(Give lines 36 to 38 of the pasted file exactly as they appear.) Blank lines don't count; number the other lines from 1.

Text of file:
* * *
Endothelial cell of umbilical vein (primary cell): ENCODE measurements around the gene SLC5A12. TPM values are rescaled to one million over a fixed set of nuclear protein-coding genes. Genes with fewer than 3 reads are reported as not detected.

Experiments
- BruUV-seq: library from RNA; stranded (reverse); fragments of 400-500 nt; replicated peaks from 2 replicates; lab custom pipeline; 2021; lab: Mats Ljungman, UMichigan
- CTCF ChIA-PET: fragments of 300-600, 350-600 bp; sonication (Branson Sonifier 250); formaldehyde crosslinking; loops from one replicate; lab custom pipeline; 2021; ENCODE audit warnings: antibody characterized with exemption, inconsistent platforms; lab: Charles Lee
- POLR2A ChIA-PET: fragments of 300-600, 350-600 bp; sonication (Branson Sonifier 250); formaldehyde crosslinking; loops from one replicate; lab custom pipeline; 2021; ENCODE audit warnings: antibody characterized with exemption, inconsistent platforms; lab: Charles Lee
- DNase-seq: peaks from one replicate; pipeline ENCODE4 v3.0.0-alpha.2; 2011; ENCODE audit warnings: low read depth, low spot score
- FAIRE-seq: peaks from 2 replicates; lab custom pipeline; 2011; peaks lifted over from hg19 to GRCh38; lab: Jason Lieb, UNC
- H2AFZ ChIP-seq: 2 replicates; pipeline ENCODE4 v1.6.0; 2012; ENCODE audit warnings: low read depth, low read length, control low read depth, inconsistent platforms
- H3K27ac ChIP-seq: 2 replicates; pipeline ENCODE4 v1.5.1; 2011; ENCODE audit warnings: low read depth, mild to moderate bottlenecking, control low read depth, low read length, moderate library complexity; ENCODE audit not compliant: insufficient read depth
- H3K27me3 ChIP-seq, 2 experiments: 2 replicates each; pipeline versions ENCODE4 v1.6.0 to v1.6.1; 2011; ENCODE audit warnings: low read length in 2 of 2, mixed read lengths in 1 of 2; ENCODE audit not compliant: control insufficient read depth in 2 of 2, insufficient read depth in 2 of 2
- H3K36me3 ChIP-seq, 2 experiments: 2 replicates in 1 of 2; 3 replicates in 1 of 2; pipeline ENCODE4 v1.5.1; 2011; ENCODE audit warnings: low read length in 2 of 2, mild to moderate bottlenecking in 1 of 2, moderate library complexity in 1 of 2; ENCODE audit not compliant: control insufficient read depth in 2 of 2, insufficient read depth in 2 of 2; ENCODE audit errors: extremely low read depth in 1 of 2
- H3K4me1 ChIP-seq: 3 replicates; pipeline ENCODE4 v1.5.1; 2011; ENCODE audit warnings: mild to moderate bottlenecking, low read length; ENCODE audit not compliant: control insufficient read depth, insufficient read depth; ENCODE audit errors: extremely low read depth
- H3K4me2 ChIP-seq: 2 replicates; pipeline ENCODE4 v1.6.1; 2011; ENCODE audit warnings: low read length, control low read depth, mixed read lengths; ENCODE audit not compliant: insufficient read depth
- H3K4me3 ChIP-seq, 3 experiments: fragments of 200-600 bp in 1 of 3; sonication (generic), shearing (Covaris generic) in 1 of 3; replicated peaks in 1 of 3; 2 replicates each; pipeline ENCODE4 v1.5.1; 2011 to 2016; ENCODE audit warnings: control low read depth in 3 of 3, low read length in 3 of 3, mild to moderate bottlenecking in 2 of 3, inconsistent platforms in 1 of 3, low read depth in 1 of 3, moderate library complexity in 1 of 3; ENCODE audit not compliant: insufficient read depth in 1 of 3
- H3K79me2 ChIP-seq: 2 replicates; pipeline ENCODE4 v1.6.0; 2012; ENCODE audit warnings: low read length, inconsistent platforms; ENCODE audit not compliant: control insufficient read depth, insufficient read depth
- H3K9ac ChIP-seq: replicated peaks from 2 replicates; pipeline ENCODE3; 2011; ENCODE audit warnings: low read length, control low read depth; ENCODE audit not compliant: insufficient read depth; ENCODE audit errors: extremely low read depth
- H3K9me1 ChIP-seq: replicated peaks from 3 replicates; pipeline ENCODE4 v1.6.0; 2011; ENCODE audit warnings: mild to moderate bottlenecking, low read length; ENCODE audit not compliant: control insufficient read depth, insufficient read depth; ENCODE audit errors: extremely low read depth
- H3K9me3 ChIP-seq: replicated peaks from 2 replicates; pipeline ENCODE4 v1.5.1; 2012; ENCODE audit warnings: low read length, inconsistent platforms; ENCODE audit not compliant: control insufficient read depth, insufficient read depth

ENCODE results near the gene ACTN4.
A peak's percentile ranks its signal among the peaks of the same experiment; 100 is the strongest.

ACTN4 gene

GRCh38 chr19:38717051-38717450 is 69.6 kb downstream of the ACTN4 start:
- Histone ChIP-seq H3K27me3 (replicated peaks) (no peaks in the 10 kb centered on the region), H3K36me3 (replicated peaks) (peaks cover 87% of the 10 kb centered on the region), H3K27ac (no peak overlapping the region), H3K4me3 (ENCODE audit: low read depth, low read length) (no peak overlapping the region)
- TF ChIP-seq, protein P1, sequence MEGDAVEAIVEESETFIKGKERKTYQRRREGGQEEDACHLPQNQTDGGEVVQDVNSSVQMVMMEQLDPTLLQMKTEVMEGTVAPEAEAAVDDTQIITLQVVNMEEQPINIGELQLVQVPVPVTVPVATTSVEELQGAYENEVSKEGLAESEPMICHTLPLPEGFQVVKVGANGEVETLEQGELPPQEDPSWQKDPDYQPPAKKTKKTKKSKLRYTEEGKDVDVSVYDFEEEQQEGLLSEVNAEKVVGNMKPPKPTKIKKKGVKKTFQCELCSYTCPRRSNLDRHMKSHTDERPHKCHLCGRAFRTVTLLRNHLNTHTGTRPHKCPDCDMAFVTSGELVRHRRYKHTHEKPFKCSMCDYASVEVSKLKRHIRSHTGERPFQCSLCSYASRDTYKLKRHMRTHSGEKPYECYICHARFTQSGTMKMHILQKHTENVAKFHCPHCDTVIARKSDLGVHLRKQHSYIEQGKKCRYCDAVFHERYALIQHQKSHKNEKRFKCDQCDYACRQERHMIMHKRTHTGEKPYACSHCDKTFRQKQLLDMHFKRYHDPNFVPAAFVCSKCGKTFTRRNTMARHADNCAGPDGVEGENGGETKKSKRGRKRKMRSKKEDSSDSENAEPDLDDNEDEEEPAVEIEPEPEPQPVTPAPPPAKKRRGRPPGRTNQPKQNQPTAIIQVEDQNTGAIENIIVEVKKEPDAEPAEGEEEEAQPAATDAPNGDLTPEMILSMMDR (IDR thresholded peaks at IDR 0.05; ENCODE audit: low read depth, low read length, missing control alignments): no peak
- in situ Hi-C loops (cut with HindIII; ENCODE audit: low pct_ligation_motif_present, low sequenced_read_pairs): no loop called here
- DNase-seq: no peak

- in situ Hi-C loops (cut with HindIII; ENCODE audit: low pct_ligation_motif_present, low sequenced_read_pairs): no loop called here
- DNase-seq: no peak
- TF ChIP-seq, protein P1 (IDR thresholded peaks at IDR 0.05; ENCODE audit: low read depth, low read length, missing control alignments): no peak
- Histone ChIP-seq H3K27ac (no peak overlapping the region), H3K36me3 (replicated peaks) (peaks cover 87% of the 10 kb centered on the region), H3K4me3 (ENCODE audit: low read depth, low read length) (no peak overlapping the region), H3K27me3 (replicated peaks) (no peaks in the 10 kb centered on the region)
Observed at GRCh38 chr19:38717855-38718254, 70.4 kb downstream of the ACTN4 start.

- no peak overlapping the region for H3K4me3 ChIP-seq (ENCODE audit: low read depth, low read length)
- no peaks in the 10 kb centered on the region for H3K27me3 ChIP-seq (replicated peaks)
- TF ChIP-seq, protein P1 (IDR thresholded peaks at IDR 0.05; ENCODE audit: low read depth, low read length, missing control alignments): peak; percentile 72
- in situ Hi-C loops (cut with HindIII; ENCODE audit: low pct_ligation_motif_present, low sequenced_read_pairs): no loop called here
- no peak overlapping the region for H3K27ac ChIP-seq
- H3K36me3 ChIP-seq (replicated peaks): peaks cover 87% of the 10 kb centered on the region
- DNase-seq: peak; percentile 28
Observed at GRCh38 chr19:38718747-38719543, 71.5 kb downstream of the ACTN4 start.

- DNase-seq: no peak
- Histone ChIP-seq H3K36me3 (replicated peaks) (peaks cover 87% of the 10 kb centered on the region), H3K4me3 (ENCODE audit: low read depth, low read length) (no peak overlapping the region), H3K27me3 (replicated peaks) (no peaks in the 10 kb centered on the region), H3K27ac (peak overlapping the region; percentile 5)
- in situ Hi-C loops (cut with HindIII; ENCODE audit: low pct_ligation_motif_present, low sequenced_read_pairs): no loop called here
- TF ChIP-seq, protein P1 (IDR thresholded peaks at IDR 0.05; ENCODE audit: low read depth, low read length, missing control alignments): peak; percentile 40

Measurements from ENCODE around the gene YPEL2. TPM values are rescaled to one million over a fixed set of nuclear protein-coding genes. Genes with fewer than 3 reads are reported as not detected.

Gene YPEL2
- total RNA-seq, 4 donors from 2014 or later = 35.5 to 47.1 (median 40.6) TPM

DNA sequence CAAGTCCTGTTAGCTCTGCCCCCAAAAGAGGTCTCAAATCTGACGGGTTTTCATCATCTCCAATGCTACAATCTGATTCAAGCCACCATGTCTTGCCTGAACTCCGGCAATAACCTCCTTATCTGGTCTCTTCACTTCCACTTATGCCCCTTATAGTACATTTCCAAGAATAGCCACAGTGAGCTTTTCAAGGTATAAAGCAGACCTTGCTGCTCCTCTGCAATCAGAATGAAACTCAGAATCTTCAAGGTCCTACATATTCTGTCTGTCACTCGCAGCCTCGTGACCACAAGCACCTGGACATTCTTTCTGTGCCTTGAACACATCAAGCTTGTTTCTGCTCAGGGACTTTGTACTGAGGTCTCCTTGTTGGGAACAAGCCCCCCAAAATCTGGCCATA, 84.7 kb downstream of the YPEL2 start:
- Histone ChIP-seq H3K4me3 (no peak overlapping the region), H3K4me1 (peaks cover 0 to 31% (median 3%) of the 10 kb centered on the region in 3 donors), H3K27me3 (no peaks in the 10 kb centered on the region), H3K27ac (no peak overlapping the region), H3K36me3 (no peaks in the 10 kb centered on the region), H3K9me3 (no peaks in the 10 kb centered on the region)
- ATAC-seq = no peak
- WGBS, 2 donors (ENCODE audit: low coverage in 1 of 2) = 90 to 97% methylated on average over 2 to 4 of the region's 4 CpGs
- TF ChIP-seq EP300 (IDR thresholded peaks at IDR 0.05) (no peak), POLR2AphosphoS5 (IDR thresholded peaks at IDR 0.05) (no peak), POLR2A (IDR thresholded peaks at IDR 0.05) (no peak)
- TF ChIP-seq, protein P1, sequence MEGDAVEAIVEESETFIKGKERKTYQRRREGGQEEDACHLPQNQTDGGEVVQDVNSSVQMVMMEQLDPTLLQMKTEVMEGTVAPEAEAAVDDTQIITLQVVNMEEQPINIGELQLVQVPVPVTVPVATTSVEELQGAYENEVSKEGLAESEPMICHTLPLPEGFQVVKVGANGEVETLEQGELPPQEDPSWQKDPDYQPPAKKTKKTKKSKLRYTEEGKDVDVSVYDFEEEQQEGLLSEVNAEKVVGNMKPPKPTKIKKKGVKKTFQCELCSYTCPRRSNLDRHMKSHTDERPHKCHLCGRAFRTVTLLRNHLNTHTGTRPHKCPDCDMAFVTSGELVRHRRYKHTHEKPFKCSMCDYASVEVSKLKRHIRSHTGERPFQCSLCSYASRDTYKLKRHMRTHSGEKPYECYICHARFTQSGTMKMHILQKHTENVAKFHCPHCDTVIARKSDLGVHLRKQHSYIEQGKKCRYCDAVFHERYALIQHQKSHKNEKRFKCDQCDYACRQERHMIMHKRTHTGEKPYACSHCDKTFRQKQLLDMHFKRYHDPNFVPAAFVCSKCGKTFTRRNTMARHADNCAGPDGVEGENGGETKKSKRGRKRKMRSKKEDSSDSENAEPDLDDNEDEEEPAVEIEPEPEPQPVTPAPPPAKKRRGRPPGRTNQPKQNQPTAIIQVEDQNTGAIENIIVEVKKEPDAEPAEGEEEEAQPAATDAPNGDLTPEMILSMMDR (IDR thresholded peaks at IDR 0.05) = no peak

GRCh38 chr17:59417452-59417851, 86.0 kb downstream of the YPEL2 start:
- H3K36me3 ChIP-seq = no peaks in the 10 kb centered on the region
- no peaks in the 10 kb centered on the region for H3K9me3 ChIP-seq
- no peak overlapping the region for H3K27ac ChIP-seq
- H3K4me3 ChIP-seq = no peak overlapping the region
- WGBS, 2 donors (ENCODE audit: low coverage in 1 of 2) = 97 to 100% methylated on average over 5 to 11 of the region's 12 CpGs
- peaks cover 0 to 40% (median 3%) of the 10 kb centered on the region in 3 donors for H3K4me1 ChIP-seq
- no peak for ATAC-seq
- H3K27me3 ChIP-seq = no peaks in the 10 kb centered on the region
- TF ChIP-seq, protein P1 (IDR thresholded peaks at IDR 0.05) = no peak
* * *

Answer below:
- no peak overlapping the region for H3K27ac ChIP-seq
- H3K36me3 ChIP-seq (replicated peaks): peaks cover 87% of the 10 kb centered on the region
- DNase-seq: peak; percentile 28